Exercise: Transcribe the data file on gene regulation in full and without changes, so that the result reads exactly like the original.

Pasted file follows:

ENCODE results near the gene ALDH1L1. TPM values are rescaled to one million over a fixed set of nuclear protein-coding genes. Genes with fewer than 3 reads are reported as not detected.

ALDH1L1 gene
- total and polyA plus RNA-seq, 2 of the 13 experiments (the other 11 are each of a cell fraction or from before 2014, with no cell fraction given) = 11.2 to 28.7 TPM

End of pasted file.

ENCODE results near the gene ALDH1L1. TPM values are rescaled to one million over a fixed set of nuclear protein-coding genes. Genes with fewer than 3 reads are reported as not detected.

ALDH1L1 gene
- total and polyA plus RNA-seq, 2 of the 13 experiments (the other 11 are each of a cell fraction or from before 2014, with no cell fraction given) = 11.2 to 28.7 TPM